At Wear Ever Jewelry Gallery and Studio School, Jennifer Jordan Park sells her own creations alongside those of makers from across the country, and in a cozy workshop in the back of the boutique, you can do more than merely admire the trove of precious metals and gems. You can create your own designs, too.
The store, on Alexandria’s storied King Street, offers courses ranging from metalsmithing to drop-in studio sessions. But according to Park, her most popular offering is the beginner-level couples ring-making class, which she invited me to visit on a recent Saturday afternoon.
Attendees make their own rings, custom-fit to their finger and embossed in one of several patterns. Various tools are used in a methodical process repeated until students have molded their small, rectangular piece of unremarkable metal into a shiny, beautiful band.
At first, some people who sign up for the ring-making sessions don’t understand that the classes are completely hands-on.
“They might not ‘get’ that they would be using hammers and saws,” Park says. “I think they think maybe it’s all done on a computer.”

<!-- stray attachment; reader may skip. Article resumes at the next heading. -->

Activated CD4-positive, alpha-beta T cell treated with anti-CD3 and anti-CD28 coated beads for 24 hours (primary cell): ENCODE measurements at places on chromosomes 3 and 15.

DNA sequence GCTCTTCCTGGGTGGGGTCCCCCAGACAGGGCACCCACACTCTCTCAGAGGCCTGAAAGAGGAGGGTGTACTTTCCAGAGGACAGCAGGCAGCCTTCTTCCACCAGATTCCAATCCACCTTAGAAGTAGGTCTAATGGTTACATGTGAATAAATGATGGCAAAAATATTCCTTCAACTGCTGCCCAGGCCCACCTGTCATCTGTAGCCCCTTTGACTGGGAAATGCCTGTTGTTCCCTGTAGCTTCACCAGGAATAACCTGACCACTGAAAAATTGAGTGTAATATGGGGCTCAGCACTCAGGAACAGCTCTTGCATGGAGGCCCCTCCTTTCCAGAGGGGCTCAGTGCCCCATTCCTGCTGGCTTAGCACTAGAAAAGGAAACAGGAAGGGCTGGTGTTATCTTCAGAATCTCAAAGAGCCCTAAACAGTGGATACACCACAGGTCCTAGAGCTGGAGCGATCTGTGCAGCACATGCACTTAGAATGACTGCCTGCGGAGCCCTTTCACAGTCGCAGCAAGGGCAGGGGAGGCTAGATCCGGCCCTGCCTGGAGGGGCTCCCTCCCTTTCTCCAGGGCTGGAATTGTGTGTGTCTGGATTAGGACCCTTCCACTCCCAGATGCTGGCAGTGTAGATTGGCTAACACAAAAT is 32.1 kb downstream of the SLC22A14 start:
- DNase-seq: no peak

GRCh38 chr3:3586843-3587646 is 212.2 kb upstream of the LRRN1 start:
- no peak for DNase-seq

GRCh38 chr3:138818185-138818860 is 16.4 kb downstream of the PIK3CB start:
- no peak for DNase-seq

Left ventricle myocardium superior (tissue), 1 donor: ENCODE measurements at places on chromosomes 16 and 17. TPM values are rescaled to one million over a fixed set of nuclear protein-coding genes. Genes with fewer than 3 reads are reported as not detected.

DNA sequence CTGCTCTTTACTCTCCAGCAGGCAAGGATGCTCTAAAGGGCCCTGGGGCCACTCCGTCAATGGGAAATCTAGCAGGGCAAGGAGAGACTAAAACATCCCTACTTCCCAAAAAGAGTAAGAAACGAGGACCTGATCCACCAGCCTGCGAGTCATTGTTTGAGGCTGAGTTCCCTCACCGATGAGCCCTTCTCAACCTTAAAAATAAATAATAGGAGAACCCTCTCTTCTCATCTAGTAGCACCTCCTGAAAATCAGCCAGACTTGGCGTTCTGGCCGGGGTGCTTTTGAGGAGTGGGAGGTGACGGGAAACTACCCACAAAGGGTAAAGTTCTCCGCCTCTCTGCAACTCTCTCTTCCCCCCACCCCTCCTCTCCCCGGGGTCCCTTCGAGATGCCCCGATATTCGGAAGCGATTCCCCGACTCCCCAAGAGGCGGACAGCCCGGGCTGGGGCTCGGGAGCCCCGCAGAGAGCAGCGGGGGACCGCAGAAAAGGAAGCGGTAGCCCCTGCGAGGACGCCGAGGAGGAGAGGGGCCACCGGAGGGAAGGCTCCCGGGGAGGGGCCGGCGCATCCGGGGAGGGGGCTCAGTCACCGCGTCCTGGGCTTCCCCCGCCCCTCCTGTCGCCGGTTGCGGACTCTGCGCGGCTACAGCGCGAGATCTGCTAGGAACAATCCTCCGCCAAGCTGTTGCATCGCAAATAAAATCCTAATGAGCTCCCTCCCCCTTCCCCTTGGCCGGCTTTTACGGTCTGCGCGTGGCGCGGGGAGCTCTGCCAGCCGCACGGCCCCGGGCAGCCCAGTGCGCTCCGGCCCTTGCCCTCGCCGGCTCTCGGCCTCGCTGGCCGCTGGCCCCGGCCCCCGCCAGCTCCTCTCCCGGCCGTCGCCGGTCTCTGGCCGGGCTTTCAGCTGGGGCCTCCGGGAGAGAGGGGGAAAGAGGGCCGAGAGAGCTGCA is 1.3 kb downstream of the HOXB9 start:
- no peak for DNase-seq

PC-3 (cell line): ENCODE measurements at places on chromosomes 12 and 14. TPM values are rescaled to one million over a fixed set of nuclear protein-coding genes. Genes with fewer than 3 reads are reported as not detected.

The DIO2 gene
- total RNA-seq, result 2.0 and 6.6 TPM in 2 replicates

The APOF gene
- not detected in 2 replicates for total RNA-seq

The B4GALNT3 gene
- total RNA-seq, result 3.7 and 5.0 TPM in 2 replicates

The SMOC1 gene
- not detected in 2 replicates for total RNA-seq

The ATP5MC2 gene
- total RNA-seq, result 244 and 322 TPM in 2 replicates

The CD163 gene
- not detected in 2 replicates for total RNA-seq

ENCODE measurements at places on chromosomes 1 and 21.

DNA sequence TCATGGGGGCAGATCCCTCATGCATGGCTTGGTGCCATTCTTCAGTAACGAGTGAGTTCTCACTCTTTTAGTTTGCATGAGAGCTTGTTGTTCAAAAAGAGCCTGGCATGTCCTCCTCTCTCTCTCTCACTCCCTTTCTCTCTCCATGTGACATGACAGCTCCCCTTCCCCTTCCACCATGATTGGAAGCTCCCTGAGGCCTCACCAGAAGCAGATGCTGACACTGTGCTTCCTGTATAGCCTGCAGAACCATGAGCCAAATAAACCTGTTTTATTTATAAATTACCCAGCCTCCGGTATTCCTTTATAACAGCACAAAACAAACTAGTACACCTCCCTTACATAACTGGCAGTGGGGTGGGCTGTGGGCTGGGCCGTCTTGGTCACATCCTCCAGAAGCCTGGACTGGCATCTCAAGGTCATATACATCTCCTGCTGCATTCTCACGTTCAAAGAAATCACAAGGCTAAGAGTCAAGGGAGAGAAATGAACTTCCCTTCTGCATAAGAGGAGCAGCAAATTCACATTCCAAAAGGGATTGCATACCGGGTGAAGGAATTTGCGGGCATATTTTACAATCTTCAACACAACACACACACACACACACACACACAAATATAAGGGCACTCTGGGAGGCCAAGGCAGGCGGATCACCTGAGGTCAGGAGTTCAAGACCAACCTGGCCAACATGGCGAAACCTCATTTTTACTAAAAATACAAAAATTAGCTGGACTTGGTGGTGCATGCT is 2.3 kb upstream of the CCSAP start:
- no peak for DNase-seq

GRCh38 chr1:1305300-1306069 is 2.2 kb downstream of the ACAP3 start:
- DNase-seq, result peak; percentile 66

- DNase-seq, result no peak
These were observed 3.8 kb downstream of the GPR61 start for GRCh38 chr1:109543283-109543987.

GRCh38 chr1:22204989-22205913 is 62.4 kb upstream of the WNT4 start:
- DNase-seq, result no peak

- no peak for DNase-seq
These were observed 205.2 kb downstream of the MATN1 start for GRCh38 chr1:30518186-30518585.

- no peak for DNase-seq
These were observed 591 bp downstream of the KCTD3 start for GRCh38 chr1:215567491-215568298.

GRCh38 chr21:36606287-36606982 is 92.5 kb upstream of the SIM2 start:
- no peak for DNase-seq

Far from it. Attendees spend their sessions learning the basics of soldering, sawing, and general metalsmithing, activities that a brand-new jewelry maker might feel are beyond their skill level.
Only a handful of couples can sign up for each session, which allows Park and an assistant to provide personal attention to guests. The classes are roughly three hours long, with enough downtime built in so you don’t feel rushed.
Despite some equipment that is fairly intimidating at first glance, the tools are generally easy for a novice to use. Most are common enough, like hammers and cutters. But some are much less likely to be found around the house, such as an embossing press and gas torches, which are used to heat up the rings to help with the sizing process.
“Ninety-eight percent of [attendees] will use the torch, even though they might be a little hesitant,” says Park.
Incorporating an interactive workshop just beyond the array of glistening ooh-and-ahh-worthy jewelry display cases was a natural fit for Park, who says she had seen the model during her travels.
“People who make jewelry often like to buy it … and are pretty fascinated with how it’s made,” she